|Title||Rates of Recovery to Pre-Fracture Function in Older Persons with Hip Fracture: an Observational Study.|
|Publication Type||Journal Article|
|Year of Publication||2017|
|Authors||Tang, VL, Sudore, RL, Cenzer, I, W Boscardin, J, Smith, AK, Ritchie, CS, Wallhagen, M, Finlayson, E, Petrillo, L, Covinsky, KE|
|Journal||J Gen Intern Med|
|Date Published||2017 Feb|
|Keywords||Activities of Daily Living, Age Factors, Aged, Aged, 80 and over, Comorbidity, Dementia, Female, Geriatric Assessment, Hip Fractures, Humans, Longitudinal Studies, Male, Mobility Limitation, Recovery of Function, Walking|
BACKGROUND: Knowledge about expected recovery after hip fracture is essential to help patients and families set realistic expectations and plan for the future.
OBJECTIVES: To determine rates of functional recovery in older adults who sustained a hip fracture based on one's previous function.
DESIGN: Observational study.
PARTICIPANTS: We identified subjects who sustained a hip fracture while enrolled in the nationally representative Health and Retirement Study (HRS) using linked Medicare claims. HRS interviews subjects every 2 years. Using information from interviews collected during the interview preceding the fracture and the first interview 6 or more months after the fracture, we determined the proportion of subjects who returned to pre-fracture function.
MAIN MEASURES: Functional outcomes of interest were: (1) ADL dependency, (2) mobility, and (3) stair-climbing ability. We examined baseline characteristics associated with a return to: (1) ADL independence, (2) walking one block, and (3) climbing a flight of stairs.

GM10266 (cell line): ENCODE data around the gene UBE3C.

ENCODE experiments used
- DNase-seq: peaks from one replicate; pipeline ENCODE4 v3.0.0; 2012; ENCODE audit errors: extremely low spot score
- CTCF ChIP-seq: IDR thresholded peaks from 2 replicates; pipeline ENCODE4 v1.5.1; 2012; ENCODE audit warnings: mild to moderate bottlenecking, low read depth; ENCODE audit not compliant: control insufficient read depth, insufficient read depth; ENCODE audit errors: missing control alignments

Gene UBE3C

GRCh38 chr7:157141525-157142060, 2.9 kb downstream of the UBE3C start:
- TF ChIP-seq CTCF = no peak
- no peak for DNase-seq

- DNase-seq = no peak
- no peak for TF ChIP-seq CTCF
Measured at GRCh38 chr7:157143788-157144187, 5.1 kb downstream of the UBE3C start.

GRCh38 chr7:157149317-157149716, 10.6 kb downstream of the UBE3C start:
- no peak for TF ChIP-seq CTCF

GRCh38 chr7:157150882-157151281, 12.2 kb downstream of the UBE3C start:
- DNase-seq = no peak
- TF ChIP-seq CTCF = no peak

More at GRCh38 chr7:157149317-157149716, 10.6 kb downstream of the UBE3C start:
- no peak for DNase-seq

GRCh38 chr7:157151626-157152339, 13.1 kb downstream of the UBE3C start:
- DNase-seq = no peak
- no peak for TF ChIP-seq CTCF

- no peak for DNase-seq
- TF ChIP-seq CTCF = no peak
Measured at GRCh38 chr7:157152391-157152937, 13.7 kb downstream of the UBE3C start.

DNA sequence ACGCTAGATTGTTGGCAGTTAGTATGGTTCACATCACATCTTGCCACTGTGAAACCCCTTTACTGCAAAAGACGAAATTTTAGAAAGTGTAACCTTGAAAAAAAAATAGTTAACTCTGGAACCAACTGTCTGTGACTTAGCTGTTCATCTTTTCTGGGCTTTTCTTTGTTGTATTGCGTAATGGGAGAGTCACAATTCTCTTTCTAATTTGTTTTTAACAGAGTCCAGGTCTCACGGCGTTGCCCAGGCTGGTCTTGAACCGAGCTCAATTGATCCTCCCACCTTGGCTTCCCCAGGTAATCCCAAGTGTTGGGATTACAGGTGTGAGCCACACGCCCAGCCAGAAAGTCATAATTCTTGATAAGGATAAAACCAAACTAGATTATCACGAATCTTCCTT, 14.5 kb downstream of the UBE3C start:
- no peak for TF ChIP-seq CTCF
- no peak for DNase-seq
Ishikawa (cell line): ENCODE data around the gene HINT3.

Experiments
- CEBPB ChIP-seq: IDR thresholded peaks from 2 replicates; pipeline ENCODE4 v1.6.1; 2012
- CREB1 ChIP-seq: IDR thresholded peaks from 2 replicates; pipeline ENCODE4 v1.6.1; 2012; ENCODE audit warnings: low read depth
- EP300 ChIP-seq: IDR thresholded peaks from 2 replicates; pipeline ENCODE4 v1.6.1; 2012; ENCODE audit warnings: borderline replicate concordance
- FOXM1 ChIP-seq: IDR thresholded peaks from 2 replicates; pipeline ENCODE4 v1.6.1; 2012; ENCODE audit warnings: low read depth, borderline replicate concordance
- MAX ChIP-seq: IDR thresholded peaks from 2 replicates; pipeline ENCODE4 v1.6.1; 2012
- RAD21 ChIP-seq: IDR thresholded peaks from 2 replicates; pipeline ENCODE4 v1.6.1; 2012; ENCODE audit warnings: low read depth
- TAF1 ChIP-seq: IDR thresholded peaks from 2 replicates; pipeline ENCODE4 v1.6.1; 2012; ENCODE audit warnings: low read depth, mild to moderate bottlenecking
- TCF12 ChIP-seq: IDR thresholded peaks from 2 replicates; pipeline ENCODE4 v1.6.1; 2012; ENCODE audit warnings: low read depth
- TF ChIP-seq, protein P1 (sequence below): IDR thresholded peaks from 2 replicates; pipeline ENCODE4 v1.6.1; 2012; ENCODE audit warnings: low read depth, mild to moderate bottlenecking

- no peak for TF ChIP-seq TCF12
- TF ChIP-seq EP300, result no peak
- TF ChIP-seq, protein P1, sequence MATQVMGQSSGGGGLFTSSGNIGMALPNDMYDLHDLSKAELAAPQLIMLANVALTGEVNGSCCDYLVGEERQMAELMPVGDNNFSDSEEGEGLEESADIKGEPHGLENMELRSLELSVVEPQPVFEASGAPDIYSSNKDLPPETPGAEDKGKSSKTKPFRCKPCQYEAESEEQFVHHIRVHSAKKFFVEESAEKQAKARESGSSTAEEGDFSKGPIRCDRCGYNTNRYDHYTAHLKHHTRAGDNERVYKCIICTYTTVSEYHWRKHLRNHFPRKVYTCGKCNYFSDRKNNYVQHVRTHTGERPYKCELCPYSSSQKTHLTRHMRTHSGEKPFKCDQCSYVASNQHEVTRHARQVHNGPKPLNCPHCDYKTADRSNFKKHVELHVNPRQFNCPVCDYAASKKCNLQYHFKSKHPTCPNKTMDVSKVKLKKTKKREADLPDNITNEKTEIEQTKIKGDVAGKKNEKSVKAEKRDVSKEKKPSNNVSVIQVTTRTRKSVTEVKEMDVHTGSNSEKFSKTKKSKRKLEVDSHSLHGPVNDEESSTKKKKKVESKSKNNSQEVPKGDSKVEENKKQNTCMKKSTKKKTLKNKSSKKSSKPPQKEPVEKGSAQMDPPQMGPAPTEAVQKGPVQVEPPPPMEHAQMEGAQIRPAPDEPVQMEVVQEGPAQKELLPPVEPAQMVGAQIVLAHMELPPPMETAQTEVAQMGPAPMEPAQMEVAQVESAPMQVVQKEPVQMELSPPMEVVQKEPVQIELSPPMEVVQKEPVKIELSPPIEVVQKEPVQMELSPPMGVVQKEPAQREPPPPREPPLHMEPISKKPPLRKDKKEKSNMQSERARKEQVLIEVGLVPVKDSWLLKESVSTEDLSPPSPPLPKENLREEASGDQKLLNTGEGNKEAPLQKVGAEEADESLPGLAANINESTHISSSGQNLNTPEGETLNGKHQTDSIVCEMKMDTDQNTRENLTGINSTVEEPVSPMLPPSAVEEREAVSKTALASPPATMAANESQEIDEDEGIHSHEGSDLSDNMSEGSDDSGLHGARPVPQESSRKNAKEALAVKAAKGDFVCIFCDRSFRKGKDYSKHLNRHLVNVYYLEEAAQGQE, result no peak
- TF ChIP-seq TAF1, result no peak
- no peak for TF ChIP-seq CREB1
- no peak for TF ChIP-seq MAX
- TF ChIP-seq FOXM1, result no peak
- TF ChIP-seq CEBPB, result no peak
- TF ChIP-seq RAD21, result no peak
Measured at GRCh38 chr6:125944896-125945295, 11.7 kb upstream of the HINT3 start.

KEY RESULTS: A total of 733 HRS subjects ≥65 years of age sustained a hip fracture (mean age 84 ± 7 years, 77 % female). Thirty-one percent returned to pre-fracture ADL function, 34 % to pre-fracture mobility function, and 41 % to pre-fracture climbing function. Among those who were ADL independent prior to fracture, 36 % returned to independence, 27 % survived but needed ADL assistance, and 37 % died. Return to ADL independence was less likely for those ≥85 years old (26 % vs. 44 %), with dementia (8 % vs. 39 %), and with a Charlson comorbidity score >2 (23 % vs. 44 %). Results were similar for those able to walk a block and for those able to climb a flight of stairs prior to fracture.
CONCLUSIONS: Recovery rates are low, even among those with higher levels of pre-fracture functional status, and are worse for patients who are older, cognitively impaired, and who have multiple comorbidities.
|User Guide Notes|
|Alternate Journal||J Gen Intern Med|
|PubMed Central ID||PMC5264672|
|Grant List||K24 AG029812 / AG / NIA NIH HHS / United States |
K24 AG054415 / AG / NIA NIH HHS / United States
P30 AG044281 / AG / NIA NIH HHS / United States
T32 AG000212 / AG / NIA NIH HHS / United States